In the beginning there was a word - "al chemi", or alchemy. It goes back to the Egyptian hieroglyph hmi, meaning black (fertile) land. The same hieroglyph also denoted Egypt itself, the place where alchemy, which was often called "Egyptian art", may have originated. For the first time the term is found in the manuscript of Julius Firmicus (4th century AD). J. Liebig wrote about alchemy that it "never was anything other than chemistry."
The next word was "iatrochemistry" - a direction in natural science and medicine that appeared in the 16th century. It assigned the main role in the occurrence of diseases to violations of chemical processes in the body and set the task of finding chemical means for their treatment. The origin and development of iatrochemistry, which was most widespread in Germany and the Netherlands, is associated with the activities of Paracelsus (1493–1541), as well as the physician and anatomist F. Boe (1614–1672), who formulated its main provisions and opened the first chemical laboratory at Leiden University for analyses. Representatives of iatrochemistry paid attention to the study of the processes of digestion, as well as the sex and other glands; distinguish between "acid" and "alkaline" diseases. Iatrochemistry in the second half of the 18th century ceased to exist as a direction in medicine, but gave rise to experimental chemistry.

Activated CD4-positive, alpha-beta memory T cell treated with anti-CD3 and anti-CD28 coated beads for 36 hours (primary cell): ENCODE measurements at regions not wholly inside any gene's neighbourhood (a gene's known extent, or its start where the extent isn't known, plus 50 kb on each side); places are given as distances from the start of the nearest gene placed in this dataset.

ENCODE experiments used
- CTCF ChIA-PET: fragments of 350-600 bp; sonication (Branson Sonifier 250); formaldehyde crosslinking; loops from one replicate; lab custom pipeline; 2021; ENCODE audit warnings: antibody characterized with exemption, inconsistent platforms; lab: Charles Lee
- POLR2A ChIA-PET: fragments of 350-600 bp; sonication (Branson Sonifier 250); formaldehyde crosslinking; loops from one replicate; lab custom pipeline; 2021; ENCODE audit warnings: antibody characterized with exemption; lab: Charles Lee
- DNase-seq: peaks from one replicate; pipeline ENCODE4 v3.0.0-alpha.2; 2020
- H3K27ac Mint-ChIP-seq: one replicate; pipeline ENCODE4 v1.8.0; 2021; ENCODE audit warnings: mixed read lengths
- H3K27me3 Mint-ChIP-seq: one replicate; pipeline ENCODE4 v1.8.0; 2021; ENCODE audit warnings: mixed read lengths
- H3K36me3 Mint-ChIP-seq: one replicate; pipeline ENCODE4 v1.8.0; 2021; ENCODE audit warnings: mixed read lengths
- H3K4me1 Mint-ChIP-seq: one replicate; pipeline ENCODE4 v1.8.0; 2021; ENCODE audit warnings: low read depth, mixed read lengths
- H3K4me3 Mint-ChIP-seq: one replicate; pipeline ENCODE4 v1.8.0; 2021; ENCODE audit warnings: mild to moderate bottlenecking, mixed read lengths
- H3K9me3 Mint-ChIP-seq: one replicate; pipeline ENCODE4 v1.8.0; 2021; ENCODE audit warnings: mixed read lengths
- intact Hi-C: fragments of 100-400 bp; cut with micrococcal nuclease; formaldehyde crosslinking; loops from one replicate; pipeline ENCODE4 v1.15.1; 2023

Most chemists of the 16th-18th centuries had a medical education and served as apothecaries. Further, since synthetic chemistry did not yet exist, substances for drugs were extracted in their natural state from minerals and plants, and this required methods for analyzing, separating and purifying substances. Analytical chemistry is developing. Then military interests and the demands of consumers called into being other branches of chemistry.

Now chemistry consists of five major sections. These are analytical chemistry, inorganic chemistry, organic chemistry, biochemistry, physical chemistry and technical chemistry. And then they divide, forming a hundred different chemistries. Such diversity makes one think that the time has come for chemistry to add, not divide.

Academician Yu. A. Kosygin wrote: “By the end of the 20th century, science, as it were, was divided into layers ... A specialist often became isolated in his layer, carried away by details within it ... This created a narrowness of scientific thinking, oblivion of the integrity of the world, the problems of which can be solved only by joint work in different specialties or their interpenetration. The division into specialties creates an atmosphere of mustiness and helplessness.”

Thus, the first task of the article is to show the absurdity of such a division in relation to chemistry. The sections are taken from chemical encyclopedias, reviews, web pages of universities and research institutes, titles of textbooks and journals. The second task is to familiarize neophytes with the variety of chemical solutions to everyday problems. And the third task. As a professional, it is unpleasant for the author to hear at all angles: “grown without chemistry”, “the product does not contain chemicals” and other strange slogans. Where do you go without chemistry!

Analytical chemistry is the development of methods for determining the chemical composition of a substance. It arose earlier than other chemical sciences, and until the end of the 18th century, chemistry was defined as a science that studies the chemical composition of substances. Historically, this is the first scientific proper chemistry.